Wednesday, August 25, 2010

Janie Sharp Series #4- Shotgun- Weapon of Choice

This is the 4th in the series of articles in the Janie Sharp series. To this point, after Janie's murder, the young man Swinton Permenter was accused, tried and convicted of the crime. The State Supreme Court threw out the verdict and a new trial was scheduled but it would be more than a year from his release before the final trial began. In that year, events seemed to spiral out of control.

Between the Trials

Little is known about Ben Walker. His qualifications as an investigator, exactly where he came from and how he became involved in the Janie Sharp affair are unclear, but his short role in the case was mysterious, confounding and tragic.

Some records (Commercial Appeal) indicate that Ben Walker testified in the first Permenter trial. If accurate, in his testimony he claimed to be from Cleveland, Ms. and was "instructed" by the Governor to make inquiries into the crime. The newspaper story indicated that Walker's testimony was inconsequential and that he left a poor impression upon the court.

Most accounts indicate that Walker was actually hired by the Permenter family. He possibly misrepresented himself under oath about his official status or he was later hired by the family in a non-official capacity.

In November, 1911, a little over a year after the first trial, Detective Ben Walker created a stir in the community when he returned from Greenville, Texas with Thomas McElroy and his family. Walker "arrested" McElroy for the murder of Janie Sharp.

McElroy was a previous resident of Rural Hill and strangely enough, a son-in-law to Cyrus Ray ( the uncle and neighbor of Janie & her fiancee). He and his family had moved to Texas in September ,1910 after Janie's murder. No suspicion had been cast upon McElroy prior to this time and his arrest by Walker was met with a great deal of skepticism.

A preliminary hearing was quickly scheduled and then delayed for a few days as a second suspect, Hulett Ray, was arrested upon an affidavit of Elbert Vowell. When the hearing took place in late November, the County Attorney, J. B. Gully quickly asked that all charges be dropped and stated that there was no evidence that these two men were involved in Janie Sharp's murder. McElroy & Ray were released and almost immediately, Ben Walker was arrested and charged with attempting to bribe witnesses. Walker claimed that his witnesses were intimidated and afraid to testify. As a result of the bribery charges, his already questionable reputation was further damaged and it certainly increased animosity toward him and his actions. No records indicate if these bribery charges were pursued or later dropped.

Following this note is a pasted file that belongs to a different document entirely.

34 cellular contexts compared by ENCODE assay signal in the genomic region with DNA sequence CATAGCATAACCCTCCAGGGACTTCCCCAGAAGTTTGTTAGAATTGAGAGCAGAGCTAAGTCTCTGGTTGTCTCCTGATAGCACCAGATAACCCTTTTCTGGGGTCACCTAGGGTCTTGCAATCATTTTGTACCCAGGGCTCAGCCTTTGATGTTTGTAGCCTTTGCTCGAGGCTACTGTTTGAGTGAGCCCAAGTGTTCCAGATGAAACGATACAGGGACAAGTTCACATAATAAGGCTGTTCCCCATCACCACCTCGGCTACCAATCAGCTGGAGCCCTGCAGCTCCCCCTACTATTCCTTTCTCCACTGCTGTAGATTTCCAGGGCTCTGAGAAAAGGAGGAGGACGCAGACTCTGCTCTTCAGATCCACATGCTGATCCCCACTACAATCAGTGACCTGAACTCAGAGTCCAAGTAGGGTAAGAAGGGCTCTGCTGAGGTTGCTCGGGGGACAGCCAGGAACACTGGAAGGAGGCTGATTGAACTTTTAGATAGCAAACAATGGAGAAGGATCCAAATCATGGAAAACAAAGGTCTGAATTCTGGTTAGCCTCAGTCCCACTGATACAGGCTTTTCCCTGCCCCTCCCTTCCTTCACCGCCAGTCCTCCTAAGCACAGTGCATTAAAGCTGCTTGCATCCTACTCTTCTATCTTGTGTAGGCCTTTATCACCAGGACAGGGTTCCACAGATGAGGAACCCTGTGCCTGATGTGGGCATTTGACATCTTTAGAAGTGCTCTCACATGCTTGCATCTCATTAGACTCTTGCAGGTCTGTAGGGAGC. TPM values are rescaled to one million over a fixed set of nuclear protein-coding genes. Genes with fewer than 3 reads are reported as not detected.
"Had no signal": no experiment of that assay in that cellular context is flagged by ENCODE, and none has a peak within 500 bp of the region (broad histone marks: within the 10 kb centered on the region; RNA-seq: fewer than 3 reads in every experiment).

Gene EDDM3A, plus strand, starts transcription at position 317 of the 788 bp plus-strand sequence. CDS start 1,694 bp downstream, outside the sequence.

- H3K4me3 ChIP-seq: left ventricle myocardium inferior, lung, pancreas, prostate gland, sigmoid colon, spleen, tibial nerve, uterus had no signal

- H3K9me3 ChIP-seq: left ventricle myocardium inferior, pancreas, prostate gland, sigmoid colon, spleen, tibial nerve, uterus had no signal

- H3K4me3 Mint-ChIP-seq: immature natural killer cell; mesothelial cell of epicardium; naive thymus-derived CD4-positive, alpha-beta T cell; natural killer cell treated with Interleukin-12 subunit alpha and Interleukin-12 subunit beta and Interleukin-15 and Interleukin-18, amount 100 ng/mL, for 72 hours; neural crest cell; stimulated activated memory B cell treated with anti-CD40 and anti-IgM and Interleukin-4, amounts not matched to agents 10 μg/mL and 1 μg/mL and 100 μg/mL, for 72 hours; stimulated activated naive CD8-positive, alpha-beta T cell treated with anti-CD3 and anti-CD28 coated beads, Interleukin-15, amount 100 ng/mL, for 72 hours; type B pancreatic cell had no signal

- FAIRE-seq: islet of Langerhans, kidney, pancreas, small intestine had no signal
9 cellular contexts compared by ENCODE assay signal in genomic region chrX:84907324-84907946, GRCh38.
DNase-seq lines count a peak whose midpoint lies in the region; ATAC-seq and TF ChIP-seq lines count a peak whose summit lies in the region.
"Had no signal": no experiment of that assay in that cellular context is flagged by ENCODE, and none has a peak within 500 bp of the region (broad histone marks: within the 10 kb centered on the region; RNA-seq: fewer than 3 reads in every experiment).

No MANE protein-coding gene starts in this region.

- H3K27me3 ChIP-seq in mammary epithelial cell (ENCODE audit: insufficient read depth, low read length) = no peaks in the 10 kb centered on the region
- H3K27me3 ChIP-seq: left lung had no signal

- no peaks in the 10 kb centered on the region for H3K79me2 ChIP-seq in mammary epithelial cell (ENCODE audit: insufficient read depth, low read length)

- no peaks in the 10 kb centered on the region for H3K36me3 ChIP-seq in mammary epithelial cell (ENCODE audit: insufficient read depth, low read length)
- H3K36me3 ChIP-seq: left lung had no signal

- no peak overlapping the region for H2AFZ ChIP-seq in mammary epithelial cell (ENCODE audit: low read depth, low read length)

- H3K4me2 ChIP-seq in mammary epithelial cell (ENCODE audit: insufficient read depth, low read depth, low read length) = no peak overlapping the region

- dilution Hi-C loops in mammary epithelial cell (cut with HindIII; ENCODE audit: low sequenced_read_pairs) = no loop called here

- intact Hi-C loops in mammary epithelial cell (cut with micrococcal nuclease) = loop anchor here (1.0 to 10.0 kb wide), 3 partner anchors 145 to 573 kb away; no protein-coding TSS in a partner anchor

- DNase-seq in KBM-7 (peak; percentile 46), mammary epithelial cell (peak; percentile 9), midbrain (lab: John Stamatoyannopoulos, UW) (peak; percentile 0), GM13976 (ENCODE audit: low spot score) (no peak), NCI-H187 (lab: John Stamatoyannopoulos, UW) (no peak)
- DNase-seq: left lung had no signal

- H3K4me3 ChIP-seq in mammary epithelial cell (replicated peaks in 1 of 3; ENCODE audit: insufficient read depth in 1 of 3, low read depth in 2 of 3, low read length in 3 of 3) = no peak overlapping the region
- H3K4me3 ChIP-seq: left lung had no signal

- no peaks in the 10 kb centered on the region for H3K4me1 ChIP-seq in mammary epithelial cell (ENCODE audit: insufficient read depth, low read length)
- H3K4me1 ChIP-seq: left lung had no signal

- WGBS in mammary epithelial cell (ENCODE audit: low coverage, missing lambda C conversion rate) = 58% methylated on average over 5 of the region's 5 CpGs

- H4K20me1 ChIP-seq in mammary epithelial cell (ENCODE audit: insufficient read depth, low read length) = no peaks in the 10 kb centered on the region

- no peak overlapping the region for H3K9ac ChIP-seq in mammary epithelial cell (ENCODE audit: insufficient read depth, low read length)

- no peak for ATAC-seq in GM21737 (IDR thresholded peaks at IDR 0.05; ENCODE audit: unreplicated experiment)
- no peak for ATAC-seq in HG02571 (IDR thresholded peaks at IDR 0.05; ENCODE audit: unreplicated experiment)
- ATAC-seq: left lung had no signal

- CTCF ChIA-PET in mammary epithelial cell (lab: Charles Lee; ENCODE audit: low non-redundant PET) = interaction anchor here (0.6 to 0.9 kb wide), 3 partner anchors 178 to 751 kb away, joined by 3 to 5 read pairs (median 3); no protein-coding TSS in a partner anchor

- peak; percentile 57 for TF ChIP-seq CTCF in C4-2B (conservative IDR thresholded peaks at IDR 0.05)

Walker remained in the area and it was assumed that he continued to work on the case, although he may have pursued other activities as well. While in the area, he stayed in the home of Elbert Vowell. (who had filed the affidavit against Hulett Ray). On the evening of March 21, , Walker was reading by lamplight in the Vowell home when a shotgun blast shattered the nearby window. Walker was struck in the head by buck shot and fell dead immediately. Vowell quickly grabbed a weapon and exchanged fire with two men leaving the house on horseback. No one else was wounded and no suspects were ever named in the death of Detective Ben Walker. He was buried in the Wood (Smallwood) Cemetery.
The second trial of Swinton Permenter was scheduled for early August,1912. The publicity and the threats that permeated the first trial led to a change of venue to Winona, Ms. about 45 miles northwest of Louisville. As the defense prepared their case, Swinton Permenter's brother Walter had become highly involved and some said that he had information gathered by Ben Walker that was material to the defense.

On Friday, August 2, 1912, Walter Permenter joined his brother Swinton at the home of Eugene Shewmake (possibly Shumaker) in the town of Eupora. Shewmake was apparently a brother-in-law to the Permenters. The brothers intended to leave Eupora on the next day and arrive at Winona where the trial was to begin on the following Monday.

Around nine o'clock, Swinton retired for the night. A short while later, Walter took a bucket outside to the back porch for some water. As he was drawing the water, he was struck by a shotgun blast. He was hit in the head, neck and chest, fell off the porch and quickly expired. Shewmake doused all the lights in the home fearing more shots from the assailant. Neighbors quickly appeared and rushed to the scene. The only witness was a young man who saw a single individual running across a vacant lot away from the Shewmake house just moments after the shot was fired.

The next day, bloodhounds were brought to the scene and soon picked up a trail that led southward around a cotton house at the local gin and further south into the Big Black Swamp. The dogs eventually lost the trail in the hills south of town. The next day, a young boy stumbled upon a shotgun hidden in the cotton house; a shotgun with one spent shell and several others loaded with buckshot.

Edward Walter Permenter had not lived to see his 31st birthday. He left a wife and three children. His remains were returned to Winston County and he was buried in the Masonic Cemetery in Louisville. No one was ever charged in his death. Some speculated that in the darkness,Walter was mistaken for Swinton while others claimed that Walter was actually the target because of information he might disclose at the upcoming trial.

It had been more than two years since Janie Sharp's murder. Now, there were two more unsolved murders of people associated with the case.

No comments:

Post a Comment